Earth Day 2016 - Capoli Slough
4/28/2016 3:32:00 PM
Lansing, Iowa - Natural Resource Specialist Ray Marinan helps students plant seedlings as part of the St. Paul District's Earth Day activities. The St. Paul District, along with our partners at the U.S. Fish and Wildlife Service, Friends of Pool 9, and students from Lansing, Iowa middle school and DeSoto, Wis, high school, spent Earth Day 2016 planting 500 red oak seedlings on one of the recently completed islands in Capoli Slough in Pool 9 of the Upper Mississippi River. The group also implemented a trial to determine effectiveness of fertilizer and deer repellant tablets on seedling growth and survival. The different colored flags indicate the different types of treatments the seedlings received. Part of the U.S. Army Corps of Engineers' Upper Mississippi River Restoration Program, the Capoli Slough project is a side channel and island complex located on the Wisconsin side of the Mississippi River navigation channel in Pool 9, about five miles downstream of Lansing, Iowa. The site is in the Upper Mississippi River National Wildlife and Fish Refuge. Many of the natural islands bordering the navigation channel and extending into the backwater have eroded and many are disappearing. Erosion from wave action and main channel flows is reducing the size of the wetland complex, resulting in the loss of aquatic vegetation and the shallow protected habitats important for the survival of many species of fish and wildlife.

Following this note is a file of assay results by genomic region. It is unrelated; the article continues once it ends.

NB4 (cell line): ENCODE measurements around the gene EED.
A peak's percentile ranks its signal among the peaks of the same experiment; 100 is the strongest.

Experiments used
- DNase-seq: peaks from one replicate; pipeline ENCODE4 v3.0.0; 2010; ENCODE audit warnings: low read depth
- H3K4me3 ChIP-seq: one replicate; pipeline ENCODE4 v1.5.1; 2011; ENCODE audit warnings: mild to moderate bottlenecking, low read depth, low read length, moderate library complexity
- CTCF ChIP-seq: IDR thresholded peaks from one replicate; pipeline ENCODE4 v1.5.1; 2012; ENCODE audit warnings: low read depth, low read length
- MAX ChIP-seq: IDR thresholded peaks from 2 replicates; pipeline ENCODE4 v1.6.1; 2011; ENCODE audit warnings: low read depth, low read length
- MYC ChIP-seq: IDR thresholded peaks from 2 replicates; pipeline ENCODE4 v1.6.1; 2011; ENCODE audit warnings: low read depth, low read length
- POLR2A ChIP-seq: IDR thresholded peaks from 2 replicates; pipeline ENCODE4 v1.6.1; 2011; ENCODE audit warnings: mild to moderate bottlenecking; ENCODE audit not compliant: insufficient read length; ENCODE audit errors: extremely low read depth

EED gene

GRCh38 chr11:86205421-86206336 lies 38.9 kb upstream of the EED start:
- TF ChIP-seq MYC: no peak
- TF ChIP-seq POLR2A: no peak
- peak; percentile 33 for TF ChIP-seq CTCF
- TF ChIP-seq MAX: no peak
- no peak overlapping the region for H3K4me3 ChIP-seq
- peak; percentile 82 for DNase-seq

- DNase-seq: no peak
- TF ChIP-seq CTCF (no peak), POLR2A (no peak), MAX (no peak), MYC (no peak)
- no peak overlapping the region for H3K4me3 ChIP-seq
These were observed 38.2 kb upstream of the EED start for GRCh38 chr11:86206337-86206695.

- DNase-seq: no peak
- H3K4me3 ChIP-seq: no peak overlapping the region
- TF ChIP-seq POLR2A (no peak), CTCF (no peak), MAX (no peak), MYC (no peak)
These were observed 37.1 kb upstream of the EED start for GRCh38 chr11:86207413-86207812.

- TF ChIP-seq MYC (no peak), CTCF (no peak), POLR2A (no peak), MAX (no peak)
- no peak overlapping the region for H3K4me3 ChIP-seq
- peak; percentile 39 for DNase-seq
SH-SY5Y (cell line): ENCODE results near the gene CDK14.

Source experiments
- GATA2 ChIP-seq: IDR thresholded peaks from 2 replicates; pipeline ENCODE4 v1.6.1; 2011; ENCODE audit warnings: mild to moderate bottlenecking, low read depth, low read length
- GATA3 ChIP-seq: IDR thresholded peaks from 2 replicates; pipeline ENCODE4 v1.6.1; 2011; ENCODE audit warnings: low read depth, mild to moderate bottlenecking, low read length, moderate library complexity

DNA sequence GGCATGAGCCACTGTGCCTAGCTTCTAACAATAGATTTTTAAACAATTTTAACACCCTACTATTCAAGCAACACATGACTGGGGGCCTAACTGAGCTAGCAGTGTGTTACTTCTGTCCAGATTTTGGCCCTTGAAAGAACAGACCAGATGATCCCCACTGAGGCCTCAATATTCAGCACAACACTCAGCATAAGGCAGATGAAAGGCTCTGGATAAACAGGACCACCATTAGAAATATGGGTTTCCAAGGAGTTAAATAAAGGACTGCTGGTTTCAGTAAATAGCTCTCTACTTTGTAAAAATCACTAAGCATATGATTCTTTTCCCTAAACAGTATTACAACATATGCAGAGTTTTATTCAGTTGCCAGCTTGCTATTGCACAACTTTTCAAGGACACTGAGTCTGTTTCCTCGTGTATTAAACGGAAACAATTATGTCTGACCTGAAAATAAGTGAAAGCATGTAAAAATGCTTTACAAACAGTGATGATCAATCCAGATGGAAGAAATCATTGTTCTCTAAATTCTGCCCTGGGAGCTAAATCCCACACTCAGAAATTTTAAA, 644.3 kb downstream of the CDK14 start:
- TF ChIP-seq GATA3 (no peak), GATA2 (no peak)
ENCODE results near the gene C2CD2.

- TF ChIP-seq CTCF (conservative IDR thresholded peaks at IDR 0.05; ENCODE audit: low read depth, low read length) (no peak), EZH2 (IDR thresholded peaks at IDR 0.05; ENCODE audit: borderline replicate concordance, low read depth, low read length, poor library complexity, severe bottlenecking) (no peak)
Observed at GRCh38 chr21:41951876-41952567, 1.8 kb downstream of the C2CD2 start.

Earth Day 2016 - Capoli Slough
4/28/2016 3:31:00 PM
Upstream boaters are locked through at Lock and Dam 1 in Minneapolis.
Lock and Dam 1 locking recreation boaters
4/20/2016 4:13:00 PM
The Motor Vessel Ronald Wagonblast locked through Lock and Dam 2, near Hastings, Minn., Sunday, March 13, around 7:30 a.m. She was pushing 12 barges en route to St. Paul, Minn. The Corps considers the first tow to arrive at Lock and Dam 2, near Hastings, Minn., as the unofficial start of the navigation season, because it means all of its locks are accessible to commercial and recreational vessels. The earliest date for an up-bound tow to reach Lock and Dam 2 was March 4, in 1983, 1984 and 2000. The average start date of the navigation season is March 22.
MV Ronald Wagonblast - First tow of 2016